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The Disadvantages of Propane Gas

by Joshua Smyth

Propane is another name for liquified petroleum gas which is widely used to fuel furnaces, stoves, dryers, generators, heaters and barbecue burners. Some vehicles also run on propane once retrofit, although no new vehicles are sold with propane engines built in. Although propane is cheaper than gasoline and comes largely from domestic sources it also has a few important disadvantages.


As anyone needing to refill a barbecue tank is well aware of, propane is not as widely available as diesel fuel or gasoline. Relatively few gas stations have the large pressurized tanks necessary to store propane in a liquid state, so drivers of propane vehicles have to plan ahead. Home propane systems are generally filled by propane trucks, which also requires more forethought than using electrical heaters.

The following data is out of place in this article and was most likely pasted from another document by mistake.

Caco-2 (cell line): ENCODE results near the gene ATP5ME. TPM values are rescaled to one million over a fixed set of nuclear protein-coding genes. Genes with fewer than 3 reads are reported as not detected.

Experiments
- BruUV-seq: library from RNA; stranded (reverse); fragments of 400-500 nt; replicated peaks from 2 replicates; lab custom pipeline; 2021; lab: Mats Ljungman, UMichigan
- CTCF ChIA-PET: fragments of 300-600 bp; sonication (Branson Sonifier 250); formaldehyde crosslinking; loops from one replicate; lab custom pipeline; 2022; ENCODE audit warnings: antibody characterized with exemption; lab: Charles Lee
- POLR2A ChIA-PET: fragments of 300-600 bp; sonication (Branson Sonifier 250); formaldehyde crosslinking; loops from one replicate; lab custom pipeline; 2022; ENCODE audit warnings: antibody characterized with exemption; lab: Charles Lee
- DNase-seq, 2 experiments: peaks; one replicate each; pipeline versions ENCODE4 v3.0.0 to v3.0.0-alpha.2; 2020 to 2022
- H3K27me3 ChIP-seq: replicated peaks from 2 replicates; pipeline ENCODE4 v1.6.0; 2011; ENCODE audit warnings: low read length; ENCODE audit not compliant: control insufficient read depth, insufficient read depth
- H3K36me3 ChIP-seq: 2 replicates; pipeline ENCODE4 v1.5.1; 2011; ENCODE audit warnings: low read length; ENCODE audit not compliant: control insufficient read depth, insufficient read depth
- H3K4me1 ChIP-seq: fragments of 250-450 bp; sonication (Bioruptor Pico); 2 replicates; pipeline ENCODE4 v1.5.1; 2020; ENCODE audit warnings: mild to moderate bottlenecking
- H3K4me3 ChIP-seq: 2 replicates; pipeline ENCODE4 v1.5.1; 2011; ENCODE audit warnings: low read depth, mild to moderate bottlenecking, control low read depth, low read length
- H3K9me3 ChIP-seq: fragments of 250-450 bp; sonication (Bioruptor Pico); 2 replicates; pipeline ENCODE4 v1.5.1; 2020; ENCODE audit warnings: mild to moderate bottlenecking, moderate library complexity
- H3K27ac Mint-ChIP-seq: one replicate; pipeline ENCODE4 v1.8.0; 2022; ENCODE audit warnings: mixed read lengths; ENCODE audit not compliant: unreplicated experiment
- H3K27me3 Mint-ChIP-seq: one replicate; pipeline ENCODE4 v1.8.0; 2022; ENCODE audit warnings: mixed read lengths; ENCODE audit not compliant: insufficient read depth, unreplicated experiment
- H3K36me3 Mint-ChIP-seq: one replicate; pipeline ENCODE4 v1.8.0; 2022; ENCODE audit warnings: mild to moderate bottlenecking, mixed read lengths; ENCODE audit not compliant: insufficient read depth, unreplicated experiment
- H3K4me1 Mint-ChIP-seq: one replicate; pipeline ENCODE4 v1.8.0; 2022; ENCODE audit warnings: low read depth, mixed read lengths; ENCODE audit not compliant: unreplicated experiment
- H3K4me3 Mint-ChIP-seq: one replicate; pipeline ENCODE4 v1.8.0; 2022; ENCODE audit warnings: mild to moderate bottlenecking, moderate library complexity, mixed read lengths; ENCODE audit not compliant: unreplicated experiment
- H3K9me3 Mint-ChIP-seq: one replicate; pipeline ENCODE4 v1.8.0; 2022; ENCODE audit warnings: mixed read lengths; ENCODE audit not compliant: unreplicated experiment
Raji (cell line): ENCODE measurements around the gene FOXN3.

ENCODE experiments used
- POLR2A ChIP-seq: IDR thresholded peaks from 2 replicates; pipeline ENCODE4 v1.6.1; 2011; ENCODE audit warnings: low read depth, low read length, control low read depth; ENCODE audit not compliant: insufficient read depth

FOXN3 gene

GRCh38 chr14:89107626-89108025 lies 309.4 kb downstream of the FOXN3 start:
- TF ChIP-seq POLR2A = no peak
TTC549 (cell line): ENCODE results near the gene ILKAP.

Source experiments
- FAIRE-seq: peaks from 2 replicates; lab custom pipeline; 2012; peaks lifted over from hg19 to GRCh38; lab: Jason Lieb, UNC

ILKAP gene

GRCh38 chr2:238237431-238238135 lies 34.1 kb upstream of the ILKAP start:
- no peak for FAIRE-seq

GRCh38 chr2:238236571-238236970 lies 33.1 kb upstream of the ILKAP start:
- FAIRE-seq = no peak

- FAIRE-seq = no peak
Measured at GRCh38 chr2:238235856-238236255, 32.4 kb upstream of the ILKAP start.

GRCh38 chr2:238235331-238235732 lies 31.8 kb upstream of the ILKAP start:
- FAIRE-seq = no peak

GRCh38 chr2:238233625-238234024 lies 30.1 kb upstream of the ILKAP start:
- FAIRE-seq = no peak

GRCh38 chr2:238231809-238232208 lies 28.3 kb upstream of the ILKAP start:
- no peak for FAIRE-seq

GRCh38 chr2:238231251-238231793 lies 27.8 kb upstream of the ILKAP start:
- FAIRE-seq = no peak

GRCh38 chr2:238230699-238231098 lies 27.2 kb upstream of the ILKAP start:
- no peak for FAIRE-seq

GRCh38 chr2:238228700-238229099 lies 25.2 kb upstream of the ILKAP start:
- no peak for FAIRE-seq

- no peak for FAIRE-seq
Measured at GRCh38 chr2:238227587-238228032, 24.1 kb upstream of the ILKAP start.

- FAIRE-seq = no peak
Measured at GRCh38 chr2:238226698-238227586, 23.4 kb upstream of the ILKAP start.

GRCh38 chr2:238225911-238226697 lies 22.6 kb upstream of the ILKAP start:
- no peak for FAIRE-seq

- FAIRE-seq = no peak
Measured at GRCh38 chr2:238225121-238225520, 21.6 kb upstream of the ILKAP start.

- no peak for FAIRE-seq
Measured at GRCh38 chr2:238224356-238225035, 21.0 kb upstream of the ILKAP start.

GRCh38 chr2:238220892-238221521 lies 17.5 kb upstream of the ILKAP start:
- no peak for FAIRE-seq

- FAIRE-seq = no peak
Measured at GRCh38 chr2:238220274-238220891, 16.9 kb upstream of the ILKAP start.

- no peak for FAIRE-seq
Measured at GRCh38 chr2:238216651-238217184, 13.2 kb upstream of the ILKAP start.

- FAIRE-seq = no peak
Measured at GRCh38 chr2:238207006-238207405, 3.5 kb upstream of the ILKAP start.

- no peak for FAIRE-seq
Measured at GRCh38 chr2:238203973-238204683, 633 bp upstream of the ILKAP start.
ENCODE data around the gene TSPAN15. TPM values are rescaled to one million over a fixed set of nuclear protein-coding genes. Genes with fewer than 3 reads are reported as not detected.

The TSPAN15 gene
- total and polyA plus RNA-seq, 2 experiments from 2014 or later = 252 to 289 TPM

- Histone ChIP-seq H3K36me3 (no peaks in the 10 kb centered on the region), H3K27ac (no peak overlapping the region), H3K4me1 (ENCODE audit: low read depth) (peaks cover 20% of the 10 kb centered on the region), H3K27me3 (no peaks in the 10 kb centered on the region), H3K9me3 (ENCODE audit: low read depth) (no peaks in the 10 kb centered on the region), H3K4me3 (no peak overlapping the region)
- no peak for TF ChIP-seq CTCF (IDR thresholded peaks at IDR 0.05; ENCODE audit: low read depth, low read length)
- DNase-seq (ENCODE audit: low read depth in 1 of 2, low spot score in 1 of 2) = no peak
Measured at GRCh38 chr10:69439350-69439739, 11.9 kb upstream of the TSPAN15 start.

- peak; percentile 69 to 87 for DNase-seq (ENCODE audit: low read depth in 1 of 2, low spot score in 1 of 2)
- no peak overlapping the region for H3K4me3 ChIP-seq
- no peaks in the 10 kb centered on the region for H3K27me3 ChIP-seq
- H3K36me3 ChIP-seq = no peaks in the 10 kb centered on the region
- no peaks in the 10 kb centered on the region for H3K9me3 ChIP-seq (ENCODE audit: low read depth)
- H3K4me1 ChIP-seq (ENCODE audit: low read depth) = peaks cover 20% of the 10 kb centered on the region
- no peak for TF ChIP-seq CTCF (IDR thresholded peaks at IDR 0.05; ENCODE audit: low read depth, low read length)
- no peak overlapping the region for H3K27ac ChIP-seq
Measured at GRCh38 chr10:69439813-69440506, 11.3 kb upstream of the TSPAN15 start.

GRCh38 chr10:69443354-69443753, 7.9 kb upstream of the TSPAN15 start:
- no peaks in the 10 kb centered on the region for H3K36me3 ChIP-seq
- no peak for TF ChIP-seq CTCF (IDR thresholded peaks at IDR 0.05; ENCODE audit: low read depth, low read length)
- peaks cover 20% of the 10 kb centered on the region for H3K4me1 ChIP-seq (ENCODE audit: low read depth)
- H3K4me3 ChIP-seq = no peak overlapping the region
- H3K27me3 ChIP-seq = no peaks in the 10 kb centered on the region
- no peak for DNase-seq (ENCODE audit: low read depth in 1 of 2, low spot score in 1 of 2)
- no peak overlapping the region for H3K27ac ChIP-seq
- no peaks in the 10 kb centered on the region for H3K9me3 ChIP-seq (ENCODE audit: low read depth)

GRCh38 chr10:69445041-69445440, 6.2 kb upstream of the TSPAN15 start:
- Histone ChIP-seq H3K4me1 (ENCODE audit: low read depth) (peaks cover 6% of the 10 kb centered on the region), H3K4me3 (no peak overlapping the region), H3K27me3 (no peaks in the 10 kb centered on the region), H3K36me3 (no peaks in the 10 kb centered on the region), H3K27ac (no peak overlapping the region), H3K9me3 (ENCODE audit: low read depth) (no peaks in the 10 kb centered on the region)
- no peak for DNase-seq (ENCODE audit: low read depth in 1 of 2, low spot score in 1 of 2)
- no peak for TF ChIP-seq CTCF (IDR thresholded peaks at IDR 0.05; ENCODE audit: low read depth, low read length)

Energy Density

When used as a vehicle fuel, propane delivers fewer miles of travel on a tank than conventional diesel or gasoline fuels. This also means that home heating tanks need to be larger than their oil- or gas-fired equivalents. When combined with the difficulty of finding propane sources, this can make it an inconvenient vehicle fuel choice.

Temperature Sensitivity

Propane gas burners don't work as well in freezing temperatures as burners powered by liquid fuels. Since the propane is a gas, the cold causes it to shrink in volume. This reduces the pressure in the system, resulting in less gas reaching the burner to be ignited. This is a problem when the propane is being burned in outdoor applications like camp stoves or barbecues.


Propane gas is very flammable, and if it escapes into a confined space can build up and explode if exposed to a spark or flame. In a domestic setting, this means propane lines must be very carefully inspected to ensure they aren't leaking. Damaged propane tanks can also be an explosion risk, as their internal pressure could cause them to burst.

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